United States Navy Unveils Plan to Beam Solar Power from Space to Earth
The United States Navy Research Laboratory has unveiled two modules they are testing to capture solar energy from space and divert its power to earth. The two designs would use reflectors to concentrate sunlight to a satellite that would project the power to a receiver on the earth’s surface. If the plans are approved, the components would be assembled in space by a team of robots.
The futuristic plans headed by Dr. Paul Jaffe comprise two different designs that could create enough solar energy to power a city or a military plant. The first is a sandwich module that keeps electrical components between one enormous square photovoltaic panel that faces the sun and a square base with an extending antenna that directs the powered collected toward the earth. The electronic system in the center transforms the collected solar energy into radio frequency that can be easily beamed to the receiver.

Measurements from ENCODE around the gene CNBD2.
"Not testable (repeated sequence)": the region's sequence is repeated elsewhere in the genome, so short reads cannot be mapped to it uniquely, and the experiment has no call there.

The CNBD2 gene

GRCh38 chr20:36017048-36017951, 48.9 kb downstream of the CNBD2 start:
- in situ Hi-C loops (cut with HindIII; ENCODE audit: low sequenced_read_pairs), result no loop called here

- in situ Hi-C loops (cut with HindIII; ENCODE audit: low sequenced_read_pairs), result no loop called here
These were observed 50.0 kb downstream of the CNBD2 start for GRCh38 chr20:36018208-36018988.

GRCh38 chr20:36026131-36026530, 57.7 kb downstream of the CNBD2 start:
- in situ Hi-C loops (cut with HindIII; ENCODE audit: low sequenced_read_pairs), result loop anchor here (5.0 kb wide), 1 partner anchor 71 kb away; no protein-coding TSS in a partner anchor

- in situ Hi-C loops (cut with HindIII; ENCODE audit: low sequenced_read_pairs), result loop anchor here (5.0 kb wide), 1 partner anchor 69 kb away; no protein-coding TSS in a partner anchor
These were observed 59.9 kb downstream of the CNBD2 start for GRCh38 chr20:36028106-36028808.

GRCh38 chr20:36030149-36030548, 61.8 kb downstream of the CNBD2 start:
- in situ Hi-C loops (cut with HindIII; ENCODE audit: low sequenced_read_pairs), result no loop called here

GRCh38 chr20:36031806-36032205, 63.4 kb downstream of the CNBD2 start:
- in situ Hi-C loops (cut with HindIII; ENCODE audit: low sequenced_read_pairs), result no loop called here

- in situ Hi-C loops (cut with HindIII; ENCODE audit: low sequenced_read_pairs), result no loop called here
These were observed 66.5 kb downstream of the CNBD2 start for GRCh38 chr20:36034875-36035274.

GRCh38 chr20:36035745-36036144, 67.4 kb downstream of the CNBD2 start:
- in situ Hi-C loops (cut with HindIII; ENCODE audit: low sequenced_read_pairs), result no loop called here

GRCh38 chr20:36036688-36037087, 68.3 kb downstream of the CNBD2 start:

Jaffe’s second model, which opens up the sandwich design, would be more effective. The zig-zag shaped module has more surface area that extends into a step design to collect more power from the sun, making it more energy efficient. The panels would receive more sunlight without overheating, making the design safer, as well as producing more energy to be directed by the antenna in radio waves. Although Jaffe has tested models of these designs in a space-like chamber, the actual designs would be a kilometer in diameter. The NRL is currently exploring launching Jaffe’s design, either in space or high in the stratosphere.
Via Daily Mail
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